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The Ammonia Academic Wrap: “seamless” cracking, improving Haber Bosch, a novel green power-to-ammonia-to-power solution and a review into the use of ammonia as a fuel

Welcome to the Ammonia Academic Wrap: a summary of all the latest papers, developments and emerging trends in the world of ammonia energy R&D. This week: "seamless" ammonia cracking tech from Northwestern, a new electrolysis catalyst, successful integration of ammonia synthesis and separation for improved efficiency, more research needed into transition metal catalysts for Haber Bosch, a novel, green power-to-ammonia to power system and a review on ammonia as a potential fuel.

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The Ammonia Wrap: Haldor Topsøe and Aquamarine to deploy solid oxide electrolysis, green ammonia to carry hydrogen for South Korean steel, and Namibia’s national green ammonia strategy

Welcome to the Ammonia Wrap: a summary of all the latest announcements, news items and publications about ammonia energy. This week: green ammonia from Haldor Topsøe and Aquamarine, "Transhydrogen Alliance", Origin Energy signs deal with Korean steel maker POSCO, Japanese electric utilities move towards ammonia, new funding for CF Industries low-carbon fertiliser in the UK, Japanese partners to study Indonesian blue ammonia output and Namibia's national hydrogen & ammonia strategy.

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Cracking Ammonia: panel wrap-up from the Ammonia Energy Conference

When should we be cracking ammonia? How much should we be cracking? How could better cracking technologies open up new end uses? What are the critical challenges still to be overcome for cracking ammonia? On November 17, 2020, the Ammonia Energy Association (AEA) hosted a panel discussion moderated by Bill David from Science and Technology Facilities Council (STFC), as well as panel members Josh Makepeace from the University of Birmingham, Joe Beach from Starfire Energy, Gennadi Finkelshtain from GenCell Energy, Camel Makhloufi from ENGIE, and Michael Dolan from Fortescue as part of the recent Ammonia Energy Conference. All panelists agreed that cracking technology as it stands has a number of key areas to be optimised, particularly catalyst improvements and energy efficiency. But, successful demonstrations of modular, targeted cracking solutions are accelerating the conversation forward.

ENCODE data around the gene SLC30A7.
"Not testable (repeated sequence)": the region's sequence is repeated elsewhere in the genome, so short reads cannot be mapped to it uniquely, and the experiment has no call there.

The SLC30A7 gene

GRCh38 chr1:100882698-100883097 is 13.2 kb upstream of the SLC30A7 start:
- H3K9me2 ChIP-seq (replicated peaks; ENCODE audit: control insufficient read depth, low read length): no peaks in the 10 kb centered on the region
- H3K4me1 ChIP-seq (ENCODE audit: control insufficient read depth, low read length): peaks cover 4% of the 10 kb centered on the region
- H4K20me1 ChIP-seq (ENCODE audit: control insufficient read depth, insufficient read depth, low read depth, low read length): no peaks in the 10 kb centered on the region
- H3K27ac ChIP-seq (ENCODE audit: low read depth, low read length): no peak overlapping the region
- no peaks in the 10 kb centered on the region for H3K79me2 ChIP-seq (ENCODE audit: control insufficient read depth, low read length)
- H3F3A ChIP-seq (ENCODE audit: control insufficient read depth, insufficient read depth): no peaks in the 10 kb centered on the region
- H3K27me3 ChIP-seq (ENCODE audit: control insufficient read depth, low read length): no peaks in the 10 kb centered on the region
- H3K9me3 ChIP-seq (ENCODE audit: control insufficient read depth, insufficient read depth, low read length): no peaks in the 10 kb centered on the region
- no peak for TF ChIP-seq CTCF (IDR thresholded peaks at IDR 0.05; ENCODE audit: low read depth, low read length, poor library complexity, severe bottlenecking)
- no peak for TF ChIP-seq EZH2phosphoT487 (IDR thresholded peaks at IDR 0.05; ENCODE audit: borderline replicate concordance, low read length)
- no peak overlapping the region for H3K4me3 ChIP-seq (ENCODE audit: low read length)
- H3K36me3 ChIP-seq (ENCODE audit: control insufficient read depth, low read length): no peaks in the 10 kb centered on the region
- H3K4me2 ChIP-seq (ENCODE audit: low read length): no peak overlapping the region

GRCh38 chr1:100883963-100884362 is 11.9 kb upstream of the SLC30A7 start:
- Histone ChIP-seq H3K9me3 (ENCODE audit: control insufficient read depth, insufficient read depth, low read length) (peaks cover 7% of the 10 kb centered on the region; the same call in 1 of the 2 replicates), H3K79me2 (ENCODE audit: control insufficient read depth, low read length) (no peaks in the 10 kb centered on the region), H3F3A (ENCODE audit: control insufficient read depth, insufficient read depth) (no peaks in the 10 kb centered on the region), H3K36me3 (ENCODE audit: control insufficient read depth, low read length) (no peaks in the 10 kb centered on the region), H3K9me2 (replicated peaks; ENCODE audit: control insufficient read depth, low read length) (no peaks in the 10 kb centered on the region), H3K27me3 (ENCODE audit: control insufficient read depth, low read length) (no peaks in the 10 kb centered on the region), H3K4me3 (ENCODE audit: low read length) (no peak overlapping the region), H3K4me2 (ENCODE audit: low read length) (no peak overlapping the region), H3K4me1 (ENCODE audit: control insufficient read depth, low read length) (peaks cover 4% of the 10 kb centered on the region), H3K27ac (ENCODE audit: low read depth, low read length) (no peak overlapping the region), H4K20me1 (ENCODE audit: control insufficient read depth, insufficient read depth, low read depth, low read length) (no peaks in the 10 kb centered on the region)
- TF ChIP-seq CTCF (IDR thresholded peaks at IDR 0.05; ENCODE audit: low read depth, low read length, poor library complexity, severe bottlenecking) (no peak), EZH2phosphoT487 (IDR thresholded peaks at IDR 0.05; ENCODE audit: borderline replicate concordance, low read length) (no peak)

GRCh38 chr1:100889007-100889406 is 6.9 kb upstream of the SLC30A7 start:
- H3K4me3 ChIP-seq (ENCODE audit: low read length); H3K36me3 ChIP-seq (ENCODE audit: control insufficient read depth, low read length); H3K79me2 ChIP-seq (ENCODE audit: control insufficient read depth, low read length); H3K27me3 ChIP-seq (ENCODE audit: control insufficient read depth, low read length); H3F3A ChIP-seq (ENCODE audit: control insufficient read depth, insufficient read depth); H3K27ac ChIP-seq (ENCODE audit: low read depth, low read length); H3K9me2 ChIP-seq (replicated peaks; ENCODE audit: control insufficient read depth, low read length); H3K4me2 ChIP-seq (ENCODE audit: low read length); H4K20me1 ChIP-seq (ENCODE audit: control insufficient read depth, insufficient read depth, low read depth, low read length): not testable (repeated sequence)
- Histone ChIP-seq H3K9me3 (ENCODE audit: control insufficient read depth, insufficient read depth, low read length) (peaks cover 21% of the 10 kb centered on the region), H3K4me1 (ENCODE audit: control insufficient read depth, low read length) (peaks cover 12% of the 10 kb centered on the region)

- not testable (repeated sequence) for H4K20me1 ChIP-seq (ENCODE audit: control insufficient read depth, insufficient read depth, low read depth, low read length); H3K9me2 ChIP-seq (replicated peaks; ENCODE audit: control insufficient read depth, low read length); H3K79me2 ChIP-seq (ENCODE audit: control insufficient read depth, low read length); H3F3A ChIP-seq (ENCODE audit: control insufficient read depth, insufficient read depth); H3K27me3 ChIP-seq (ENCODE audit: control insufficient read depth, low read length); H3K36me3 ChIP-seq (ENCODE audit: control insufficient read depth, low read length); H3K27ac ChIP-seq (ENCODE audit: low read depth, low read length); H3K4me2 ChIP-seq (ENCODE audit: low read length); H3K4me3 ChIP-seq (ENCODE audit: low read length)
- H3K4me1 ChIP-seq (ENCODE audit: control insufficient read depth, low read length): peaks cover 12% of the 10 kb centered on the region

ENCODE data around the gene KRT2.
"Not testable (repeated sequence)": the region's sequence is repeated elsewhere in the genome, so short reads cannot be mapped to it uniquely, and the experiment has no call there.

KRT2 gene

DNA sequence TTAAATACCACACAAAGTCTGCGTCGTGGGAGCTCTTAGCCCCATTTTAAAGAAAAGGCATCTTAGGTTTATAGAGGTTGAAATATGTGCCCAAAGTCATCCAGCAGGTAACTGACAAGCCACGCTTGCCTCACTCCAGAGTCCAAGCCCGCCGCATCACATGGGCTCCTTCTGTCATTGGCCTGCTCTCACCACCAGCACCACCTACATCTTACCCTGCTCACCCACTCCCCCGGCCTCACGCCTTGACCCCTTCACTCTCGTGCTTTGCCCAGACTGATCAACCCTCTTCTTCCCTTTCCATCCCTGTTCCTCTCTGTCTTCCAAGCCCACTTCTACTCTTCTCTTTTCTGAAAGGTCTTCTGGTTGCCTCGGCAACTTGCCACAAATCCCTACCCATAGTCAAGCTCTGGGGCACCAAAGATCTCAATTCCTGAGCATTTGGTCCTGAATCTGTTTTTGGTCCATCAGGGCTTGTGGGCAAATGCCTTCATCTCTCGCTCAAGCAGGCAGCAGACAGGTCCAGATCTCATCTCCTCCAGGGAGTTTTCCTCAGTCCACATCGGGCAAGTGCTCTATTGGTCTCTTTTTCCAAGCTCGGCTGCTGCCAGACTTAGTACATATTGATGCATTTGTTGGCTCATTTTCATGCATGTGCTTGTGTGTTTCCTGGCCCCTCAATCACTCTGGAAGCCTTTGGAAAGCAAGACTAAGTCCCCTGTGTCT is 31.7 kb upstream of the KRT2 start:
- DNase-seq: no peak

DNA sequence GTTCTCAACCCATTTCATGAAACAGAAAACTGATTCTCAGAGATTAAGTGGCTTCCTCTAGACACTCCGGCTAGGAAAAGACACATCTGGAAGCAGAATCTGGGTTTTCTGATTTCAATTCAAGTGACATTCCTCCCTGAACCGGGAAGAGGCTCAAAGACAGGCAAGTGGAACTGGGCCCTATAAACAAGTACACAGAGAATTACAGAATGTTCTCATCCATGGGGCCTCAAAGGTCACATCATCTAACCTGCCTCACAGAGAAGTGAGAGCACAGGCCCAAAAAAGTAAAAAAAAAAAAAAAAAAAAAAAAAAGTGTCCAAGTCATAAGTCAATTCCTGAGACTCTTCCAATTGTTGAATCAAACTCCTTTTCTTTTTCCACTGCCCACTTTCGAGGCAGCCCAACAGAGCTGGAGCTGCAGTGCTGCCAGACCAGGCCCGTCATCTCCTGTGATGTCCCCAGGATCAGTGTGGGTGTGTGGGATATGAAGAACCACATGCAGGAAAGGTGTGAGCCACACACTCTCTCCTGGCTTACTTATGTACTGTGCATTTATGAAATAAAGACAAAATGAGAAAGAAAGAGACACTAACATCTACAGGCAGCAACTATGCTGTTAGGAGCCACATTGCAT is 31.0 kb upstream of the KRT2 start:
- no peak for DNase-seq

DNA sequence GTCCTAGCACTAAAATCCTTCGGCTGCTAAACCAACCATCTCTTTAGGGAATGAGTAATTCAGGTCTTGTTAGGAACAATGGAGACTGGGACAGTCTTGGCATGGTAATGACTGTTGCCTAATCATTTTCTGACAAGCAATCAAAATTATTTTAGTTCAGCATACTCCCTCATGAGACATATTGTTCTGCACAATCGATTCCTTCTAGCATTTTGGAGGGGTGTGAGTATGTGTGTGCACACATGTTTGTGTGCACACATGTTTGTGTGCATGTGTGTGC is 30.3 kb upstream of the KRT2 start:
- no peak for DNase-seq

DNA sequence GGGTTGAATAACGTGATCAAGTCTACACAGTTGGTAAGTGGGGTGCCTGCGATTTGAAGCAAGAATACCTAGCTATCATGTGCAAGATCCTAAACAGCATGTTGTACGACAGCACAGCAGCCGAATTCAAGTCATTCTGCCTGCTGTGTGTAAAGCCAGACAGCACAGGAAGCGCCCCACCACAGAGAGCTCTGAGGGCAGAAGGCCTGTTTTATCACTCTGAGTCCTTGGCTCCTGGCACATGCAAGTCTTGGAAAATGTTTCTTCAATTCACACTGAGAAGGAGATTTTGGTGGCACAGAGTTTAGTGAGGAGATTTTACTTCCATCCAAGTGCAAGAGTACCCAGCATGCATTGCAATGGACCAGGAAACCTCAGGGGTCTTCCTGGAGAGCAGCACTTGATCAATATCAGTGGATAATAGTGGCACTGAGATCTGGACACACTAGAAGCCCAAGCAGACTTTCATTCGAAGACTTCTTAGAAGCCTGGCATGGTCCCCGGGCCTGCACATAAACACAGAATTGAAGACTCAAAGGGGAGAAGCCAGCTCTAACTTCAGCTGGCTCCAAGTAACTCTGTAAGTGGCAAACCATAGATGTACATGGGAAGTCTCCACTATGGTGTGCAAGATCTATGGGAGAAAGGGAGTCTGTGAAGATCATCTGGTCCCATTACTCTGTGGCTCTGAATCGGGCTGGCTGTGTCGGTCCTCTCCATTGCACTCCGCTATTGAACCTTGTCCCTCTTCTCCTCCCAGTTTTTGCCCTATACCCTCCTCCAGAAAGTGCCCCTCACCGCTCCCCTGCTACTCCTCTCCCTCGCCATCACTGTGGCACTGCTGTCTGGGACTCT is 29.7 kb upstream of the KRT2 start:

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Ammonia technology portfolio: optimize for energy efficiency and carbon efficiency

Earlier this month, I had the pleasure of speaking at the International Fertilizer Association's (IFA) conference on the subject of Innovations in Ammonia. A key point was the benefit of technology diversification: as with any portfolio, whether an investment account or a global industry's range of available technologies, concentration in any area represents risk, and diversification represents resiliency. Unfortunately, the ammonia industry has grown highly concentrated, and its dependency upon one technology and one feedstock represents significant risk in tomorrow's markets. This article features five charts that aim to demonstrate why energy efficiency is insufficient as the only measure of technology improvement, why it is better to optimize instead of maximize, and why market evolution is necessary to support investment decisions in sustainable ammonia synthesis technologies.

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Ammonia for Energy Storage and Delivery

The Advanced Research Projects Agency (ARPA-E) funds high risk, high reward transformational research to reduce energy related emissions, reduce imports of energy from foreign sources, improve energy efficiency across all economic sectors, and ensure US technological lead in advanced energy technologies, including electrochemical energy storage and transformation for grid scale and automotive applications. Storing energy in the form of liquid fuels has numerous advantages compared to conventional methods of energy storage (ES) such as batteries (high cost, short cycle life), pumped hydro and compressed air (low energy density). Low costs of storage and transportation of liquid fuels enables long-time ES…

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Ammonia Production Using Wind Energy: An Early Calculation of Life Cycle Carbon Emissions and Fossil Energy Consumption

Industry professionals and others have begun to consider the use of ammonia as a substitute for fossil energy in the fuel, fertilizer, and chemical sectors. Several factors are driving this concept; including, energy security concerns, the potential for economic development, and reducing the environmental consequences of fossil energy use. In terms of environmental concerns, it is important to determine the potential impacts of producing ammonia before a major switch to ammonia can be considered. This study examined fossil energy use and carbon emissions in the production of ammonia, using life cycle assessment (LCA) methods to analyze production at a novel…